We love the Smoky Mountains. Wish you were here!

The Appalachian Trail – No Ordinary Walk in the Park

This week’s Postcard from the Smokies begins our fourth year of publishing these weekly highlights of living and playing in the Smokies. If you’re a relatively new reader, we invite you to  browse through earlier postcards here.

Chip Penlan, a hiker from Memphis, stops to admire the view from the heights of the Appalachian Trail. In March, he and fellow hiker Tyler Stanley trekked over 50 miles from Deep Gap, at the GA-NC state line, to the Nantahala Outdoor Center. While some dedicated “thru hikers” attempt to cover all 2181 miles of the AT in the same year, Chip and Tyler are like most, chipping away at the trail in more manageable segments over time.

AT Sign Stretching from Springer Mountain in North Georgia to Mount Katahdin in Maine, the trail passes through 14 states. North Carolina has 88 miles of AT not counting the more than 200 miles that follows along the Tennessee border. The trail runs for more than 71 miles through Great Smoky Mountains National Park, entering from the south at Fontana Dam and exiting in the north at Davenport Gap. The highest point anywhere along the trail is at Clingmans Dome (6625 ft.). The trail also passes by other notable landmarks in the Smoky Mountains such as Charlies Bunion, Rocky Top and the historic stone fire tower atop Mt. Cammerer.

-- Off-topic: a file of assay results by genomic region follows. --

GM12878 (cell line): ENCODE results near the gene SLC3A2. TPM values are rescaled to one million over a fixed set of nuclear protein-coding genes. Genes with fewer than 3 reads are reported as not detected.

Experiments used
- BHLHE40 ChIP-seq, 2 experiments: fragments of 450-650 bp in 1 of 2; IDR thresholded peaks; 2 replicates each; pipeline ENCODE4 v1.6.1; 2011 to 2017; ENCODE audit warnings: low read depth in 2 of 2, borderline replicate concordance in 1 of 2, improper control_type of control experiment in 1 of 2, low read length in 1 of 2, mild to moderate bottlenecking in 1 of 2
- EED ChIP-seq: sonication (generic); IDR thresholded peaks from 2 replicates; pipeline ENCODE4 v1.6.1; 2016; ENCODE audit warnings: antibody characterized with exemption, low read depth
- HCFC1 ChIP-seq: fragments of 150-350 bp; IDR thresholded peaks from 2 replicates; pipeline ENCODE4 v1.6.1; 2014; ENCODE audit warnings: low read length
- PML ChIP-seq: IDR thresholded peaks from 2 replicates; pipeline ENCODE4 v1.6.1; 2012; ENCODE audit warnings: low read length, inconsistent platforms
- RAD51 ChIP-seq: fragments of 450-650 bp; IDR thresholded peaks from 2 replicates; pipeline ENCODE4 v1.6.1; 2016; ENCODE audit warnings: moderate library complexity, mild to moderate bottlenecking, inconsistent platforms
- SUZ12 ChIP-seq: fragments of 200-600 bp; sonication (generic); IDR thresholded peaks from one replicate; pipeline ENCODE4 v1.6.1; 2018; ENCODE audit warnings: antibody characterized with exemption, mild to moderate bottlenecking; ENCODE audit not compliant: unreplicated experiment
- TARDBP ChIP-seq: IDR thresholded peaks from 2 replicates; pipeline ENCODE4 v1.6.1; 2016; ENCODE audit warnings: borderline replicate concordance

Most people usually take seven days to hike the Smoky Mountains section. But it can be broken into two 3 to 4-day segments at the Newfound Gap or Clingmans Dome midpoint.

The AT is maintained by thirty different trail clubs and multiple partnerships. And it’s managed by the National Park Service and the nonprofit Appalachian Trail Conservancy. The majority of the trail is in wilderness, although some portions do cross towns, roads and rivers.

Photo by Tyler Stanley

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